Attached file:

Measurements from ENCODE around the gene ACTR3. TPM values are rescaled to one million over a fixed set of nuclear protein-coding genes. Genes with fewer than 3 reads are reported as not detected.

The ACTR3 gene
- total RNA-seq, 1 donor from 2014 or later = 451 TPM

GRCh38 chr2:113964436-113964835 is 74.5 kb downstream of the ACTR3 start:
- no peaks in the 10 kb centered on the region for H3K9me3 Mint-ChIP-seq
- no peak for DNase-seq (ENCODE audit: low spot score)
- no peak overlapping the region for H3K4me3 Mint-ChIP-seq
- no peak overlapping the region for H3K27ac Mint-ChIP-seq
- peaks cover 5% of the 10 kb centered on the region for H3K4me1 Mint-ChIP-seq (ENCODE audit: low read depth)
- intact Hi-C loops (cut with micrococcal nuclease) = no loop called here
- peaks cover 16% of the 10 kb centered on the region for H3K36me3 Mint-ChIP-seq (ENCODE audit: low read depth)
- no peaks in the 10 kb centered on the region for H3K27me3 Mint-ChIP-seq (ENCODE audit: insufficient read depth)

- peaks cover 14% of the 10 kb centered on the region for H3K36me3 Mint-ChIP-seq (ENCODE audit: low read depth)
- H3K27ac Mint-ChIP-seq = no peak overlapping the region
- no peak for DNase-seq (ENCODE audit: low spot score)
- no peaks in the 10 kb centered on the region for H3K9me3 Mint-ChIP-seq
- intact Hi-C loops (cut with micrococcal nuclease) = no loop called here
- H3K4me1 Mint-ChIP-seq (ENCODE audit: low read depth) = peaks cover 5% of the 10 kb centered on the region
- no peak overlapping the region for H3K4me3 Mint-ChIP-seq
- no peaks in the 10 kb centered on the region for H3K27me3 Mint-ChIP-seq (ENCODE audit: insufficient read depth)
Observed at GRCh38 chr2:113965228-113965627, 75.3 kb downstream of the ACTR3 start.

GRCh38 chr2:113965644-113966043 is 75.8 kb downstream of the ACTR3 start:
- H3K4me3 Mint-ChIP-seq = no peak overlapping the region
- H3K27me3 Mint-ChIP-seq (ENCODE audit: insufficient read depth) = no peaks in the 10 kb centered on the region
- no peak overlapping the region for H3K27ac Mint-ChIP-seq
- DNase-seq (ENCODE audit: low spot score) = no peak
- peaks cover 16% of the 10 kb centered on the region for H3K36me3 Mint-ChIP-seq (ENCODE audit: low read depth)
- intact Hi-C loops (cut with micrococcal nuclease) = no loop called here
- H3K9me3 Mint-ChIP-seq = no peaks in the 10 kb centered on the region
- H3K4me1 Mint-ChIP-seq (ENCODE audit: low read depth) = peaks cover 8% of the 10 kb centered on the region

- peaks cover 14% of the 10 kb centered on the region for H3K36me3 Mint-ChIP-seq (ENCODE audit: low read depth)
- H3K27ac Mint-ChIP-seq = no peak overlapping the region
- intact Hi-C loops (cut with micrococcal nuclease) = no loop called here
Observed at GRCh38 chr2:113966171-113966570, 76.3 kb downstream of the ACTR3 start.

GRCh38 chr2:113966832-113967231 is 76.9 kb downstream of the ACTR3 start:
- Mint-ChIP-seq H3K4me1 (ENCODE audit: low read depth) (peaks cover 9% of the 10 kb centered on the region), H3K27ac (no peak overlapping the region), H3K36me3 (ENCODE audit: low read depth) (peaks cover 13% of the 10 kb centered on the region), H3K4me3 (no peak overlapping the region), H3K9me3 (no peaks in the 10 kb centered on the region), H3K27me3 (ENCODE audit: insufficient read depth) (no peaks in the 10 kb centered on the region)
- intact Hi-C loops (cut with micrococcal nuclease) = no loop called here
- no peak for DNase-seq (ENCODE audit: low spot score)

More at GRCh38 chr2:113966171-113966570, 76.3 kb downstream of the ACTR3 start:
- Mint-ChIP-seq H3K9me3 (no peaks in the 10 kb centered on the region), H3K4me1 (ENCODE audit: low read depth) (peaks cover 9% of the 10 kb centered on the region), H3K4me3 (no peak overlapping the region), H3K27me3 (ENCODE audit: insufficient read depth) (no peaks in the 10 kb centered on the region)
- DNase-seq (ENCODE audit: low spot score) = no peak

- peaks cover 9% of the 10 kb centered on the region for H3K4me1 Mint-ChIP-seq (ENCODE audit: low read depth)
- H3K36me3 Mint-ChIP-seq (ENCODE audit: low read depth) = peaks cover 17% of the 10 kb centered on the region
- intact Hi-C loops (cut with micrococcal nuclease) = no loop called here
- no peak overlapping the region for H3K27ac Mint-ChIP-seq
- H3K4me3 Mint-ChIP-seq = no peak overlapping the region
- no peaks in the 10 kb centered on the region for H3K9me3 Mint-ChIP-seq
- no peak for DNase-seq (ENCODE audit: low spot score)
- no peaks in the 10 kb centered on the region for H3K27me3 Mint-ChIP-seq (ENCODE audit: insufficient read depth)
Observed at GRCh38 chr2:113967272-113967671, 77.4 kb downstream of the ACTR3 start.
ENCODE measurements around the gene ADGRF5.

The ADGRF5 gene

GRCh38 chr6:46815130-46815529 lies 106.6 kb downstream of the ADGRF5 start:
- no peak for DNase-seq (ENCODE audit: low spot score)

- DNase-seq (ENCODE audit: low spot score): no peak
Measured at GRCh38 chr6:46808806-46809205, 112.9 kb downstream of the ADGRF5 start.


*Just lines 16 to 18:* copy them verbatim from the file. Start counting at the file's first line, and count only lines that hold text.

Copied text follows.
- no peaks in the 10 kb centered on the region for H3K9me3 Mint-ChIP-seq
- intact Hi-C loops (cut with micrococcal nuclease) = no loop called here
- H3K4me1 Mint-ChIP-seq (ENCODE audit: low read depth) = peaks cover 5% of the 10 kb centered on the region